31. Prosper, V., & Clark, S. (1994). Housing America’s rural elderly. In J. A. Krout (Ed.), Providing community-based services to the rural elderly (pp. 133–155). Thousand Oaks: Sage Publications.Google Scholar
  32. Rangel, A. (2003). Forward and backward intergenerational goods: Why is social security good for the environment? The American Economic Review, 93(3), 813–834. doi: 10.1257/000282803322157106.CrossRefGoogle Scholar
  33. Rogerson, P. A., Weng, R. H., & Lin, G. (1993). The spatial separation of parents and their adult children. Annals of the Association of American Geographers, 83(4), 656–671. doi: 10.1111/j.1467-8306.1993.tb01959.x.CrossRefGoogle Scholar
  34. Rogerson, P. A., Burr, J. A., & Lin, G. (1997). Changes in geographic proximity between parents and their adult children. International Journal of Population Geography, 3(2), 121–136. doi:10.1002/(sici)1099-1220(199706)3:2<121::aid-ijpg60>;2-i.CrossRefGoogle Scholar
  35. Rossi, P. H. (1955). Why families move: A study in the social psychology of urban residential mobility. Glencoe: Free Press.Google Scholar
  36. Rossi, A. S., & Rossi, P. H. (1990). Of human bonding: Parent-child relations across the life course. New York: Aldine de Gruyter.Google Scholar
  37. Rudzitis, G. (1999). Amenities increasingly draw people to the rural west. Rural Development Perspectives, 14(2), 9–13.Google Scholar
  38. Shumway, J. M., & Otterstrom, S. M. (2001). Spatial patterns of migration and income change in the Mountain West: The dominance of service-based, amenity-rich counties. The Professional Geographer, 53(4), 492–502. doi: 10.1111/0033-0124.00299.CrossRefGoogle Scholar
  39. Sjaastad, L. A. (1962). The costs and returns of human migration. Journal of Political Economy, 70(5), 80–93.CrossRefGoogle Scholar
  40. US Census Bureau. (1952). 1950 census of population and housing: General characteristics. Washington, DC: US Government Printing Office.Google Scholar
  41. US Census Bureau. (2002). Statistical abstract of the United States. Accessed 7 Mar 2010.
  42. US Census Bureau. (2008). National population projections. Table 2. Projections of the population by selected age groups and sex for the United States: 2010 to 2050 (NP2008-T2). Accessed 7 Mar 2010.
  43. US Census Bureau. (2009a). 2006-2008 American community survey 3-year estimates. Table S0101. Age and sex (by Geographic Component). Accessed 5 July 2010.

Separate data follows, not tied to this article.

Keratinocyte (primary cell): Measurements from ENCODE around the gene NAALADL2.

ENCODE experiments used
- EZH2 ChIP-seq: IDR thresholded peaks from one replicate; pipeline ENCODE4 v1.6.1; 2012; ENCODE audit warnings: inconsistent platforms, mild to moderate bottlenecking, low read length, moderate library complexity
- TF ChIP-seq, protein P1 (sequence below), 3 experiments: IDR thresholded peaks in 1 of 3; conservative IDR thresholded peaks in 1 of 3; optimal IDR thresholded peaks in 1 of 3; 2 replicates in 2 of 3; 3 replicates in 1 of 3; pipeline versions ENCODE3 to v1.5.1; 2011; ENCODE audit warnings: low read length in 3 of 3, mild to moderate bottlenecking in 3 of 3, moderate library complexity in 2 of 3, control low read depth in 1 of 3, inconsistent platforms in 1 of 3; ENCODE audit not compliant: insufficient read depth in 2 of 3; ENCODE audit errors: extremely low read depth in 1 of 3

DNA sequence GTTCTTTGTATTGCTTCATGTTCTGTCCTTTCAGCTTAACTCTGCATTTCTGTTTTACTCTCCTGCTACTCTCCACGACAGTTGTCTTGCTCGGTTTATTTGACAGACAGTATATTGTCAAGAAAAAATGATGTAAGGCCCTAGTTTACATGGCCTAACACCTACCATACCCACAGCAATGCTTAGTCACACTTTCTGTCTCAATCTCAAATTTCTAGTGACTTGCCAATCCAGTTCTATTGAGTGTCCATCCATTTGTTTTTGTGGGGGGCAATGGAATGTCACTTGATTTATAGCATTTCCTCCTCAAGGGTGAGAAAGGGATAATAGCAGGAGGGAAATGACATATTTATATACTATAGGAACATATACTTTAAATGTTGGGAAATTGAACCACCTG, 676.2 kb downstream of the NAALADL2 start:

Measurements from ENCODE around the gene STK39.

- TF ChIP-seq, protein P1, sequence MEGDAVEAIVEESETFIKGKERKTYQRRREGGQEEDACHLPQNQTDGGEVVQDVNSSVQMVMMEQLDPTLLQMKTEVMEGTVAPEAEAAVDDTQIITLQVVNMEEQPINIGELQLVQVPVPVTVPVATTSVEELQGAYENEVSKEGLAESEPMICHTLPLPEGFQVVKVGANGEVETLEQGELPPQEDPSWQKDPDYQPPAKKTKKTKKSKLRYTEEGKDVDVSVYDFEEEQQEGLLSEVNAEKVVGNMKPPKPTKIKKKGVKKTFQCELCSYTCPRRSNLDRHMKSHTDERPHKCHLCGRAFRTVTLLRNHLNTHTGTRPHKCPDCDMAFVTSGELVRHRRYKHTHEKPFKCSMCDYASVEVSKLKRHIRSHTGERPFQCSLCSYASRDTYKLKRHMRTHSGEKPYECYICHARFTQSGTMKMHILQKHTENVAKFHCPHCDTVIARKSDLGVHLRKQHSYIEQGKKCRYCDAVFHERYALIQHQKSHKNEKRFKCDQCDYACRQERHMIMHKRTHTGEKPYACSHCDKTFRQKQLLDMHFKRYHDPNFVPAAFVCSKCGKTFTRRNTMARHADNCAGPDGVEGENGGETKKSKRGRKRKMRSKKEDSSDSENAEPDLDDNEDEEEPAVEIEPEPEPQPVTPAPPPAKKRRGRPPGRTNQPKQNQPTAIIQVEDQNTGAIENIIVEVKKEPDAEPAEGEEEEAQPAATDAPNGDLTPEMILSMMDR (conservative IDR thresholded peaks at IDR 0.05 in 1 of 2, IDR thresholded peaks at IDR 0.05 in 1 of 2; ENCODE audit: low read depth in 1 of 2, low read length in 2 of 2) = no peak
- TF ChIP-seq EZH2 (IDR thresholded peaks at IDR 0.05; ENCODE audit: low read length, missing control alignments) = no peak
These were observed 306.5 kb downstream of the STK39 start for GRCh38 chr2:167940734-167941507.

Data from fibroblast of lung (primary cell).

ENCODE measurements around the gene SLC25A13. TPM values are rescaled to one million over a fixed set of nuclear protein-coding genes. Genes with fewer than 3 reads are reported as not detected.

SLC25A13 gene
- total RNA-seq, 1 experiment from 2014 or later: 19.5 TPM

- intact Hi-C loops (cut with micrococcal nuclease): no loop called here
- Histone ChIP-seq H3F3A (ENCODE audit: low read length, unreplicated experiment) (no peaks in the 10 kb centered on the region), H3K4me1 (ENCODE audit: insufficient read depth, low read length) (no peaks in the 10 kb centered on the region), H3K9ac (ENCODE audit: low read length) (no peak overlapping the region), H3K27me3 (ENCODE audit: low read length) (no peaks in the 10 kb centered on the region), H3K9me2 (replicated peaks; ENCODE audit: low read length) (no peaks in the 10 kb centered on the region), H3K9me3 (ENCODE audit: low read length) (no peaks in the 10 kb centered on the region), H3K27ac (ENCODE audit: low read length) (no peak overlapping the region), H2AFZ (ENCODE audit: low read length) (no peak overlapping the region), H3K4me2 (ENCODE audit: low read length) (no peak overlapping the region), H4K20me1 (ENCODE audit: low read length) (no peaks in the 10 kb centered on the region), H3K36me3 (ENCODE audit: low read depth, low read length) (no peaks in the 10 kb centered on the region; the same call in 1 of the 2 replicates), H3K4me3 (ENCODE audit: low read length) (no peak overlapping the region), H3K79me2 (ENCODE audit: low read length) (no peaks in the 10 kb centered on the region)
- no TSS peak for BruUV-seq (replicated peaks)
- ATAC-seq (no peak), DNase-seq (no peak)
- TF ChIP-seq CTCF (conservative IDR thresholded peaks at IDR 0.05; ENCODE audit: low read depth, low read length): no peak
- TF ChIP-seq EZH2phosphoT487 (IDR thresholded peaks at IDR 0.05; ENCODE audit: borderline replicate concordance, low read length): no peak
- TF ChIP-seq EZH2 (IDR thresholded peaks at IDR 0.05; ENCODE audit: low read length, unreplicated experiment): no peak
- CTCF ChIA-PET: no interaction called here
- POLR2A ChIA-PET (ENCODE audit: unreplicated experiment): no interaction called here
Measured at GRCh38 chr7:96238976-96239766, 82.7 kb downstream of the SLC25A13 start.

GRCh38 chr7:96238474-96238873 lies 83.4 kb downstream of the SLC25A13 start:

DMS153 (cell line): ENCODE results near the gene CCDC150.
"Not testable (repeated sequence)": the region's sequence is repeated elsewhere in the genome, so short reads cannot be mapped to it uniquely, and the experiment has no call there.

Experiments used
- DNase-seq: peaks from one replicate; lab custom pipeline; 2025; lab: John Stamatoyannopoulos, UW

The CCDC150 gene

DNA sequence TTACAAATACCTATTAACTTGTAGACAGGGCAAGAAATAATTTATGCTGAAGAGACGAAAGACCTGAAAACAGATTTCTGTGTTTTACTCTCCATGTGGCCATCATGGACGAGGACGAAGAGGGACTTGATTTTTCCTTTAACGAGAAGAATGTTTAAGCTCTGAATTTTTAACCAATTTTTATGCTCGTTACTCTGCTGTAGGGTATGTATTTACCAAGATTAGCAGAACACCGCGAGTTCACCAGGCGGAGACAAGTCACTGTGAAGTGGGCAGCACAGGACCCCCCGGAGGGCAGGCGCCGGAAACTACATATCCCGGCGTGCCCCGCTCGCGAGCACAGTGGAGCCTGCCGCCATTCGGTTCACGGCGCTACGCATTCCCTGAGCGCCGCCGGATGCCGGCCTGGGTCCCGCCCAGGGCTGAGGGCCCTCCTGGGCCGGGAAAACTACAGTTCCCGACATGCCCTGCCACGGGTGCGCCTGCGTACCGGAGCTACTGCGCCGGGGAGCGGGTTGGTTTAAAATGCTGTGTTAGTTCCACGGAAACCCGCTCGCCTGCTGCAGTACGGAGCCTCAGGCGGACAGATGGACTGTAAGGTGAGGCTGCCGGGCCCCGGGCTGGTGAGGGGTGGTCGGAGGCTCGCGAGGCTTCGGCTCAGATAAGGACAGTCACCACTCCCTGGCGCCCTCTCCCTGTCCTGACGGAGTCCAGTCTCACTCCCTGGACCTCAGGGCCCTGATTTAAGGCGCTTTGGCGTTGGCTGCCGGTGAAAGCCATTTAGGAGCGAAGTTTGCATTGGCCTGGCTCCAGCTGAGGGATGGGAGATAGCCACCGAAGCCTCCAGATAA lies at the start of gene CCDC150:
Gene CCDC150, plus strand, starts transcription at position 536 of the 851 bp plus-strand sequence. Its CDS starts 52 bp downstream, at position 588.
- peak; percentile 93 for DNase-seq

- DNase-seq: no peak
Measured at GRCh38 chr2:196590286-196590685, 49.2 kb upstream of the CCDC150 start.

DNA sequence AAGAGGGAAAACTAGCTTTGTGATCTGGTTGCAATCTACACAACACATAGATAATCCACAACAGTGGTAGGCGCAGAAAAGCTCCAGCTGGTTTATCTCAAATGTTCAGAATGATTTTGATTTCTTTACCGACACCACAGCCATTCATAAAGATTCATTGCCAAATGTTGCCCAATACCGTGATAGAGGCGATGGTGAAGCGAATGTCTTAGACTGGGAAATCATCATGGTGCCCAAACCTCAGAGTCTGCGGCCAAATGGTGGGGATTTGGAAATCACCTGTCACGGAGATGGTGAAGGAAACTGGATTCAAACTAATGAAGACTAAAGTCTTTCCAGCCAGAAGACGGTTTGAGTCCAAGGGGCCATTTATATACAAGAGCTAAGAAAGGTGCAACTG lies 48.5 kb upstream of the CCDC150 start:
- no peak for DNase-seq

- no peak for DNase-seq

44. US Census Bureau. (2009b). Current population survey. Geographical mobility: 2007 to 2008. Table 23. Reasons for move. Accessed 20 Mar 2010.
  45. US Census Bureau. (2009c). Migration expectancy—Using American community survey estimates. Accessed 5 July 2010.
  46. von Reichert, C. (2002). Returning and new Montana migrants: Socio-economic and motivational differences. Growth and Change, 33(1), 133–151. doi: 10.1046/j.1365-2478.2001.00283.x.Google Scholar
  47. von Reichert, C. (2008, October 8–11). Geographic isolation, natural amenities, and migration. Paper presented at the meeting of the North American Cartographic Information Society Missoula, Montana.Google Scholar
  48. von Reichert, C., & Rudzitis, G. (1992). Multinomial logistic models explaining income changes of migrants to high-amenity counties. The Review of Regional Studies, 22(1), 25–42.Google Scholar
  49. Wenger, G. C., & Keating, N. (2008). The evolution of networks of rural older adults. In N. Keating (Ed.), Rural ageing: A good place to grow old? (pp. 33–42). Bristol: The Policy Press.Google Scholar

Copyright information

© Springer Science+Business Media Dordrecht. 2013

Authors and Affiliations

  • Christiane von Reichert
    • 1
  • John B. Cromartie
    • 2
  • Ryan O. Arthun
    • 1
  1. 1.Department of GeographyUniversity of MontanaMissoulaUSA
  2. 2.Economic Research Service, US Department of AgricultureWashingtonUSA

Personalised recommendations